We are however told by the Angel of the Lord/Man of God that His name is ‘wonderful.’ Would this be an appropriate response from a prophet, man of God or an angel? There is another passage speaking of Messiah who is ‘wonderful’ in Isaiah 9:6-7 (5-6).

“For unto us a Child is born, unto us a Son is given; and the government will be upon His shoulder. And His name will be called Wonderful, Counsellor, Mighty God, Everlasting Father, Prince of Peace. Of the increase of His government and peace there will be no end, upon the throne of David and over His kingdom, to order it and establish it with judgement and justice from that time forward, even forever. The zeal of the Lord of hosts will perform this.”

Commenting on this verse, John Gill (who was expressly familiar with the Rishonim (Jewish Medieval Commentators) on Tanakh and also Josephus and cites them throughout his commentary); additionally noted that the Divine nature and essence of this Person may be meant by His name and surpasses knowledge and is infinite and comprehensible. In support, he cross references Proverbs 30:4, concluding that this speaks of Messiah as both God and Man and in His offices and relations.[v]

In Proverbs 30:4 Agur asks these questions.

“Who has ascended into heaven, or descended? Who has gathered the wind in His fists? Who has bound the waters in A garment? Who has established all the ends of the earth? What is His name, and what is His Son’s name, if you know?”

Yet there are still further interrelated and comparable passages that lead us to the conclusion that Manoah and his wife encountered the preincarnate Messiah, the Son of God. When Manoah offered the young goat on the rock together with the grain offering; as the flame went toward heaven from the altar, the Angel of the Lord ascended in the flame of the altar. In addition, when the Angel of the Lord appeared to Moses, God spoke to Him from the burning bush which was not consumed (Exodus 3:1-4). Notably and similarly, the terms ‘Angel of the Lord,’ ‘God’ and ‘the Lord’ are used interchangeably throughout Exodus 3. Also when Daniel’s three friends were saved from their fiery trial in Babylon, King Nebuchadnezzar noted that there was a fourth Person, that they were not hurt and that the form of the fourth was like the Son of God (Daniel 3:25).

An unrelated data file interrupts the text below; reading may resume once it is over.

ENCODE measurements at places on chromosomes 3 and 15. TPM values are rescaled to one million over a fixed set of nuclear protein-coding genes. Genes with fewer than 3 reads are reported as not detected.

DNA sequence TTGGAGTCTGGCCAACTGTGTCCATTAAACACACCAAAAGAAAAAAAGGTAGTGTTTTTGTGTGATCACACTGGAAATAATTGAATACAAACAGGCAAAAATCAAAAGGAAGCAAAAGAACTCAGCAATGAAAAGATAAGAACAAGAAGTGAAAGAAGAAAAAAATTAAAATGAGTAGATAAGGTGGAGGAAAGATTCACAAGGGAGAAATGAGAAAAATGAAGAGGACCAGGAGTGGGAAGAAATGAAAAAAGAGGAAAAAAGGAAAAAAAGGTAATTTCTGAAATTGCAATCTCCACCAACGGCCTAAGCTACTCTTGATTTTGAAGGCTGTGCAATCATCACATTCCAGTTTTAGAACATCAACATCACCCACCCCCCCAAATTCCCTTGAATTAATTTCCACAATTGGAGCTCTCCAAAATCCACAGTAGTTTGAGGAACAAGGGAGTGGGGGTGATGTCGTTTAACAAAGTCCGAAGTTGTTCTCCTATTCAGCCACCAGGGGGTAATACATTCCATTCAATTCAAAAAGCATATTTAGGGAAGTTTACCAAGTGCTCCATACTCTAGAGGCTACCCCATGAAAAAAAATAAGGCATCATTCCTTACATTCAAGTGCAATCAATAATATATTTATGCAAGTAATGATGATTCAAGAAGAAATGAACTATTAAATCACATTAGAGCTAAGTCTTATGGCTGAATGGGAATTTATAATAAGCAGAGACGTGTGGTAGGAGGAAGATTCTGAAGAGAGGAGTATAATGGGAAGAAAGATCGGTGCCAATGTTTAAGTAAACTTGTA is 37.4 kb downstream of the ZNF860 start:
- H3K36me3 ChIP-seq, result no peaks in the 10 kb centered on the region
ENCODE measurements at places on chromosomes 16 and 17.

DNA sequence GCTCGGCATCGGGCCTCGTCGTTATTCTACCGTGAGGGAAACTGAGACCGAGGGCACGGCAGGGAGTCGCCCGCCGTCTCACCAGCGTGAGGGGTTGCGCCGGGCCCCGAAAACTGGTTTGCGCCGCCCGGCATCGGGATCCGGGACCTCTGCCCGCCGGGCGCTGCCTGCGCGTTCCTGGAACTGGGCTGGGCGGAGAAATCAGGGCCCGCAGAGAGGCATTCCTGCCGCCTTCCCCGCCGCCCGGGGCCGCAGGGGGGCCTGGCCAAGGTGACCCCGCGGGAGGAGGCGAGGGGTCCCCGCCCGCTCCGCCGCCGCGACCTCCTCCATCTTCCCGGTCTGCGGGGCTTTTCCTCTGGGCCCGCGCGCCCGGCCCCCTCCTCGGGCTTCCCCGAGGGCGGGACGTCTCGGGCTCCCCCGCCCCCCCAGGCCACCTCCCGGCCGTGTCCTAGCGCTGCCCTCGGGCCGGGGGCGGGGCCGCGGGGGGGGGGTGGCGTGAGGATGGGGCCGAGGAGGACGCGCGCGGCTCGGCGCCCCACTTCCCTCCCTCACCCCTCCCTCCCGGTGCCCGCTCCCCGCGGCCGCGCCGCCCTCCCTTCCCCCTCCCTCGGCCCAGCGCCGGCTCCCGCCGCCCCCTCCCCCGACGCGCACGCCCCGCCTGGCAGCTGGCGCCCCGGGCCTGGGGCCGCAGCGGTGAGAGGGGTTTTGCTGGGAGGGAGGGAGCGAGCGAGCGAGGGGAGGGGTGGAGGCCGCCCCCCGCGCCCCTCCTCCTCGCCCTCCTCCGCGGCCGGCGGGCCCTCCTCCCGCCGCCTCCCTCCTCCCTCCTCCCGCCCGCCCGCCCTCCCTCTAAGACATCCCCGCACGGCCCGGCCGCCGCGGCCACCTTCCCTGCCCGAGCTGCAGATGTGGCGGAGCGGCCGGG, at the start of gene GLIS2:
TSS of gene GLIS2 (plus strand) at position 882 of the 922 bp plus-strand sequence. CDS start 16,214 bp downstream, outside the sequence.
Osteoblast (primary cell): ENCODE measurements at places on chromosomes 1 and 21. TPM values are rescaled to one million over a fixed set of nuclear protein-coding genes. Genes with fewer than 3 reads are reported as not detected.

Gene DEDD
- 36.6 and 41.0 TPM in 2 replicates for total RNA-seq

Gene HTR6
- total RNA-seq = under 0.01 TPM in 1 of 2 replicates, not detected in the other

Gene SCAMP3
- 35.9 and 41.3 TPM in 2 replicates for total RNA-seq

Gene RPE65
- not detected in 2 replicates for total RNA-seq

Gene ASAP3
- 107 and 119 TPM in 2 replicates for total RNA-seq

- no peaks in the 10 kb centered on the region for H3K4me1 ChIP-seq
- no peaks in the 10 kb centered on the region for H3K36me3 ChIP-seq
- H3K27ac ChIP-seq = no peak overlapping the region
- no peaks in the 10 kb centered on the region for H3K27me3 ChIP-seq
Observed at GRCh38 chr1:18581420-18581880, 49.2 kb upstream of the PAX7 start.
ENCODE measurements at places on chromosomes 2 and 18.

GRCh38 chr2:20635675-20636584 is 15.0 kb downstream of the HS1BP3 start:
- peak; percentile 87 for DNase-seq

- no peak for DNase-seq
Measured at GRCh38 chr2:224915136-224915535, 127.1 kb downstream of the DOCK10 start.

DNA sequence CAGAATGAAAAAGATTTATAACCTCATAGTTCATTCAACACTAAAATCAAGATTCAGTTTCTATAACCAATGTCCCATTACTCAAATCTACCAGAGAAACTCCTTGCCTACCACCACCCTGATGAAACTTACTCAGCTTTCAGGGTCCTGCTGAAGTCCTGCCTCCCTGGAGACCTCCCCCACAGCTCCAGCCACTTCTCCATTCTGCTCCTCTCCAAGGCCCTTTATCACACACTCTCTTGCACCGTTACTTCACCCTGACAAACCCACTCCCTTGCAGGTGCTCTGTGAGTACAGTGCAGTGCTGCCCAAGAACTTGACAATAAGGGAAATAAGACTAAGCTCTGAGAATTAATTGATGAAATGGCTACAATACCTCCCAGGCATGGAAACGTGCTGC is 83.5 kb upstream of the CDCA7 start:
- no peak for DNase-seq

Recognising and responding to Messiah

These appearances of Yeshua (Jesus) in the Tanakh (Old Testament) are not random and there are numerous similarities with regard to these theophanies (God appearing/Messiah appearing). In the book of Judges, Gideon and Samson’s parents are informed of a call to be used by the Lord to deliver Israel and they both have a desire to learn more about His plans. In both instances a meal or an offering is made and accepted and instructions are given and obeyed. Gideon and Manoah wanted to know who was with them.